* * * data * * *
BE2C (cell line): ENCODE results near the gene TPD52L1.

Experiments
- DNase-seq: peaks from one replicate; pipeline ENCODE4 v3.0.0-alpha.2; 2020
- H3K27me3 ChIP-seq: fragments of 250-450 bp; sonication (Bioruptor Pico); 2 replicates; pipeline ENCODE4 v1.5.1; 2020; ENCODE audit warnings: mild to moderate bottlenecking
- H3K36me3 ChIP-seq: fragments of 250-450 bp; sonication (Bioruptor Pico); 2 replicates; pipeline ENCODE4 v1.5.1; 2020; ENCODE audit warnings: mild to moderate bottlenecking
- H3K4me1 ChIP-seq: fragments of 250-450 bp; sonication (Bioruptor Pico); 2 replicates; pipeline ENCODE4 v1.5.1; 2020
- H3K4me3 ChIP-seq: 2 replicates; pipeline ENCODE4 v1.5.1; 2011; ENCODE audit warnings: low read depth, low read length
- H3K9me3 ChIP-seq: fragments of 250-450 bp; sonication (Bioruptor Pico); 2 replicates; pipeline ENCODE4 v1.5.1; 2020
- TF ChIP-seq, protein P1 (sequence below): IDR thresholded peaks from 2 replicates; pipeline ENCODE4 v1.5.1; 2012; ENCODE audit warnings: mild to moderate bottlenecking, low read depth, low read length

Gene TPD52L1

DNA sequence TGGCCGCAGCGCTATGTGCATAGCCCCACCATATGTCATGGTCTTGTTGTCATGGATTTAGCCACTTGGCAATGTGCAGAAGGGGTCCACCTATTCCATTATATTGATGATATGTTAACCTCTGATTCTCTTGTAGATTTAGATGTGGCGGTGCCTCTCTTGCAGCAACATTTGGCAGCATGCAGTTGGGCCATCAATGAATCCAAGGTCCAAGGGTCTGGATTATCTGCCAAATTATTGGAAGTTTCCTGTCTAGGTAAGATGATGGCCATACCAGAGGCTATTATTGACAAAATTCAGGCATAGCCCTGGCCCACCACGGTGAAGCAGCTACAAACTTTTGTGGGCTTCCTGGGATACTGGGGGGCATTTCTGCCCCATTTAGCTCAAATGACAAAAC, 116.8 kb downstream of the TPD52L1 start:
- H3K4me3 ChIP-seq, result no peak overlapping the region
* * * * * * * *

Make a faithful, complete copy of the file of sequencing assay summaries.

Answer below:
BE2C (cell line): ENCODE results near the gene TPD52L1.

Experiments
- DNase-seq: peaks from one replicate; pipeline ENCODE4 v3.0.0-alpha.2; 2020
- H3K27me3 ChIP-seq: fragments of 250-450 bp; sonication (Bioruptor Pico); 2 replicates; pipeline ENCODE4 v1.5.1; 2020; ENCODE audit warnings: mild to moderate bottlenecking
- H3K36me3 ChIP-seq: fragments of 250-450 bp; sonication (Bioruptor Pico); 2 replicates; pipeline ENCODE4 v1.5.1; 2020; ENCODE audit warnings: mild to moderate bottlenecking
- H3K4me1 ChIP-seq: fragments of 250-450 bp; sonication (Bioruptor Pico); 2 replicates; pipeline ENCODE4 v1.5.1; 2020
- H3K4me3 ChIP-seq: 2 replicates; pipeline ENCODE4 v1.5.1; 2011; ENCODE audit warnings: low read depth, low read length
- H3K9me3 ChIP-seq: fragments of 250-450 bp; sonication (Bioruptor Pico); 2 replicates; pipeline ENCODE4 v1.5.1; 2020
- TF ChIP-seq, protein P1 (sequence below): IDR thresholded peaks from 2 replicates; pipeline ENCODE4 v1.5.1; 2012; ENCODE audit warnings: mild to moderate bottlenecking, low read depth, low read length

Gene TPD52L1

DNA sequence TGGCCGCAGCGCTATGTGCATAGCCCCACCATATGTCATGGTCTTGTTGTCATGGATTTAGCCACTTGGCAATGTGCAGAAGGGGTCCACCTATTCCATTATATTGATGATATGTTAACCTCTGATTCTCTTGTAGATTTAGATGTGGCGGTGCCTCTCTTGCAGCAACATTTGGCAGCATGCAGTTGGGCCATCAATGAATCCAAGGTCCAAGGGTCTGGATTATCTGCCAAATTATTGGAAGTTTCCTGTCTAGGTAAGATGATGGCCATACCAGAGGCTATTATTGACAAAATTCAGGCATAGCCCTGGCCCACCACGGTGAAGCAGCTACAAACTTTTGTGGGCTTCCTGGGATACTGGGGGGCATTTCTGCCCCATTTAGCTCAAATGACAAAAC, 116.8 kb downstream of the TPD52L1 start:
- H3K4me3 ChIP-seq, result no peak overlapping the region